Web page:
April 2007USG Corporation Announces Two West Coast Growth Initiatives
USG Corporation, Chicago, announced Feb. 26 two growth initiatives to expand its presence in the Western United States. The company’s United States Gypsum Company subsidiary will build a new Sheetrock® brand gypsum panel manufacturing plant in Stockton, Calif. In addition, L&W Supply, the company’s specialty distribution subsidiary, has entered into an agreement to acquire California Wholesale Material Supply, Inc. (Calply) for $280 million, including debt to be repaid at closing.
The new low-cost wallboard plant will utilize state-of-the-art technology to position the company competitively to meet long-term West Coast demand for wallboard. The $220 million plant is expected to commence operations in 2010.
The new wallboard facility will use 100 percent recycled paper for the surfaces of the finished wallboard products and recycle 100 percent of its production waste.
Calply is a building materials distribution company with annual sales approaching $600 million, 30 operating locations in seven Western states and Mexico and almost 900 employees. The acquisition has been approved by USG’s board of directors, but remains subject to usual and customary regulatory reviews and other customary closing conditions.
Hunter Douglas Acquires 3Form
Hunter Douglas, Upper Saddle River, N.J., has acquired 3form. Headquartered in Salt Lake City, 3form manufactures environmentally friendly, high-design resin panels for architectural applications.
3form had sales of $48 million in 2006 and employs 310 people. Management will remain unchanged. The company will continue to operate independently, under its own brand name.
Allied Building Products, Sika Form Distribution Alliance
Allied Building Products Corp., East Rutherford, N.J., announced Feb. 19 that it has agreed to begin distributing Lyndhurst, N.J.–based Sika Corporation’s line of sealants, epoxies, concrete repair mortars, waterproofing materials and coating products. Sika’s products will be sold directly to multiple professional contracting trades throughout the tri-state area via Allied Building Products network of 42 branch locations.
NAOSH Week Is May 6–12
The American Society of Safety Engineers sponsors the annual North American Occupational Safety and Health Week. In 2007 it runs from May 6 through May 12, 2007, with national Occupational Safety and Health Professional Day scheduled for May 9. This year’s theme is transportation safety—in vehicles, planes, commercial vehicles and more.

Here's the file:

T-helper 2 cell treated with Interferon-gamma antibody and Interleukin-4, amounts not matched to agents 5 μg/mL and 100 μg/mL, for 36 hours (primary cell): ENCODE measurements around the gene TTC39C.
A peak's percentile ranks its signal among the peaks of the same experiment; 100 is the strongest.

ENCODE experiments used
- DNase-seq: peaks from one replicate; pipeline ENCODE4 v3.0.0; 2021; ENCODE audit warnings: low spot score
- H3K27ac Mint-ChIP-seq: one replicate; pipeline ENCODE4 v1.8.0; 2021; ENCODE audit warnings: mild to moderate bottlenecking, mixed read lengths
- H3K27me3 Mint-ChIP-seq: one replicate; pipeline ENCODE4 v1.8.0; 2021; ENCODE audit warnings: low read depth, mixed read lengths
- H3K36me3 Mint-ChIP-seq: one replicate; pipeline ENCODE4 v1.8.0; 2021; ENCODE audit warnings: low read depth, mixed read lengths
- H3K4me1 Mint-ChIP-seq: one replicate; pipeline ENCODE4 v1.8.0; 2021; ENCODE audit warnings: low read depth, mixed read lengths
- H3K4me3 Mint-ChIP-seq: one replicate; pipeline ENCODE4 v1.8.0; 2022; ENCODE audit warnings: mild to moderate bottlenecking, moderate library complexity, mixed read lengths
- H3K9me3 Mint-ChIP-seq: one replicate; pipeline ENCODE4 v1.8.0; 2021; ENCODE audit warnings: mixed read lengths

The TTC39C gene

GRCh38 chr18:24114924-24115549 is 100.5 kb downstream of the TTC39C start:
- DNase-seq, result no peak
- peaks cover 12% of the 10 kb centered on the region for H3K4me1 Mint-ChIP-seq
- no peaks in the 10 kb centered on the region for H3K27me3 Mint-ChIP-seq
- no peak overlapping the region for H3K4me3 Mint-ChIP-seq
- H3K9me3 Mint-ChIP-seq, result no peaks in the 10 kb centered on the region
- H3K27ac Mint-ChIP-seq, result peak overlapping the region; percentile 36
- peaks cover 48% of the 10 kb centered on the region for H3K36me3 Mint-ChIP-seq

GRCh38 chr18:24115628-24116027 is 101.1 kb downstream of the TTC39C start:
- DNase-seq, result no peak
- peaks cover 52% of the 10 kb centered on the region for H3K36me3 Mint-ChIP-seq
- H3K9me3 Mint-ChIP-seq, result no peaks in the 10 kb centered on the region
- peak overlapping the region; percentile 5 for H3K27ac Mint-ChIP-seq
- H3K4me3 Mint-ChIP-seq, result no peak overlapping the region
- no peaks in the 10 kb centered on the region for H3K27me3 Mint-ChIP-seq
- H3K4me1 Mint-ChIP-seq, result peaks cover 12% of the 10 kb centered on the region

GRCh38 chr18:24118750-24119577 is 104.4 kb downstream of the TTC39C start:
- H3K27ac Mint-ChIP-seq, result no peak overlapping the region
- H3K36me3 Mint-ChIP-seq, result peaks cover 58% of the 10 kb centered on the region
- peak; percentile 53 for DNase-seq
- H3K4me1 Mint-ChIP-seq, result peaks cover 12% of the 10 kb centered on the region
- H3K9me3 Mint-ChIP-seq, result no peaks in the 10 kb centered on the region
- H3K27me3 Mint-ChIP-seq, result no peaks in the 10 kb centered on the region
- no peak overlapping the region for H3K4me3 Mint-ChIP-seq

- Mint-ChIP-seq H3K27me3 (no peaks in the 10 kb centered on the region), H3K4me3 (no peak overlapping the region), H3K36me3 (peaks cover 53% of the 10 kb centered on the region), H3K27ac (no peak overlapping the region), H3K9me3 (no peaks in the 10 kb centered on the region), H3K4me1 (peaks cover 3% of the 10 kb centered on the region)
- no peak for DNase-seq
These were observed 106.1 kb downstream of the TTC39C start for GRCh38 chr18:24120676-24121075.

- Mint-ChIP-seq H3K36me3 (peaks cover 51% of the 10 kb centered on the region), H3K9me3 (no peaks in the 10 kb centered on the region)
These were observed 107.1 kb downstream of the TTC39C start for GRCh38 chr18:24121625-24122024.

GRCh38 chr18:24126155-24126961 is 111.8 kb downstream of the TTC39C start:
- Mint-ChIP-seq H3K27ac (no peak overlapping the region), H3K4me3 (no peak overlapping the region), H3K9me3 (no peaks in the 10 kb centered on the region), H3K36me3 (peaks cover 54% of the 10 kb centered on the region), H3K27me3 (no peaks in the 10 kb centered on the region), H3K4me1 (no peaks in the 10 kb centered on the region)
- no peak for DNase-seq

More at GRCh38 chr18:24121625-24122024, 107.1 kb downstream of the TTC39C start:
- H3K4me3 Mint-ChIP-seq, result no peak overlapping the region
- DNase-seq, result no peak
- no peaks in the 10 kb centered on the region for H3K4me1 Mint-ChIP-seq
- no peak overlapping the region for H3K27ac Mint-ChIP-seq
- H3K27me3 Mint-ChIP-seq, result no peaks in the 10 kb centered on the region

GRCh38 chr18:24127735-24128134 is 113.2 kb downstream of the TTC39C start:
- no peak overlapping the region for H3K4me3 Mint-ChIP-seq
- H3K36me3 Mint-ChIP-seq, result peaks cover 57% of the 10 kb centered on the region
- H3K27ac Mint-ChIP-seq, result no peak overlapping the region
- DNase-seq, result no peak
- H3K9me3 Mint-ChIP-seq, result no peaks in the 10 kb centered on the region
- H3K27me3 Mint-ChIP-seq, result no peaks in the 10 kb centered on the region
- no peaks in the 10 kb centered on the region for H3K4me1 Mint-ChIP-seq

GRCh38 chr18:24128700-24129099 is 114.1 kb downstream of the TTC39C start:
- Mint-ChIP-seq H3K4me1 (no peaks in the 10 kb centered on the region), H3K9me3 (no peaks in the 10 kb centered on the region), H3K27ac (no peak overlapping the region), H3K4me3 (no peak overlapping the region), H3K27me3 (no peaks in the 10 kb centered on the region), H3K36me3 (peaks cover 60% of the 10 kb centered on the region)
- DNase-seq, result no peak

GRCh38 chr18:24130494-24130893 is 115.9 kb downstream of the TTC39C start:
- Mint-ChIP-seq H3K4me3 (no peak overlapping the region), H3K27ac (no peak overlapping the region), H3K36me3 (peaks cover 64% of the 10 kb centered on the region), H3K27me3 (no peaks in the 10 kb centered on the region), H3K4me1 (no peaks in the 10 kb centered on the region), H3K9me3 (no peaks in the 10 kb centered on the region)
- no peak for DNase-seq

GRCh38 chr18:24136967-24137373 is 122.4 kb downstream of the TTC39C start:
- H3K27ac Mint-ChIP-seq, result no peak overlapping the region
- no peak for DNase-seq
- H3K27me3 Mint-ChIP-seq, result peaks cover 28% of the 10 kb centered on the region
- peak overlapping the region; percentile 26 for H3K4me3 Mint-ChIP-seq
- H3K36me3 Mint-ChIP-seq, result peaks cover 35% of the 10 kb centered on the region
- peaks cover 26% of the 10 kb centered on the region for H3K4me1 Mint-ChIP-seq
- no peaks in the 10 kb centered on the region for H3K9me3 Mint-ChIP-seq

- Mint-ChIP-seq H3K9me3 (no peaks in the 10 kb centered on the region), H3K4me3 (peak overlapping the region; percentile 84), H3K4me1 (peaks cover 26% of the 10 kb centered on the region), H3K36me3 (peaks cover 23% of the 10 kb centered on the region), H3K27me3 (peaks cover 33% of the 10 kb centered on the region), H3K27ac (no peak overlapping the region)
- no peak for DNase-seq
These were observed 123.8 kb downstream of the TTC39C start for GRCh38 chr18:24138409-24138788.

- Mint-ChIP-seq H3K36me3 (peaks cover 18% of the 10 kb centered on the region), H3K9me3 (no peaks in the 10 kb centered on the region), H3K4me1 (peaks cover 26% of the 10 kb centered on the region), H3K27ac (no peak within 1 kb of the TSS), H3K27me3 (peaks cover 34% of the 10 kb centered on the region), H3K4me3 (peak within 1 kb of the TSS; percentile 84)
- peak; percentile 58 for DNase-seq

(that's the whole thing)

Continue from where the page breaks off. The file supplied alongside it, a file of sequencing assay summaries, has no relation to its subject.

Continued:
The purpose of NAOSH Week is to focus the attention of employers, employees and the general public on the importance of preventing injury and illness in the workplace and its positive affects on everyone’s quality of life and a business’s bottom line. Activities will take place throughout North America.
For more information and tools, go to www.asse.org/naosh or ASSE customer service at email@example.com.
Builder Confidence Slips in March
Builder confidence in the market for new single-family homes receded in March, largely on concerns about deepening problems in the subprime mortgage arena, according to the National Association of Home Builders/Wells Fargo Housing Market Index, released March 19. After rising fairly steadily since its recent low last September, the HMI declined three points from a downwardly revised 39 reading in February to 36 in March.
"Builders are uncertain about the consequences of tightening mortgage lending standards for their home sales down the line, and some are already seeing effects of the subprime shakeout on current sales activity,” said NAHB Chief Economist David Seiders. "The fundamentals of today’s housing market still are relatively strong, including a favorable interest-rate structure, solid growth in employment and household income, lower energy prices and improving affordability in much of the single-family market—due in part to price cuts and non-price sales incentives offered by builders. NAHB continues to forecast modest improvements in home sales during the balance of 2007, although the problems in the mortgage market increase the degree of uncertainty surrounding our baseline (i.e., most probable) forecast.”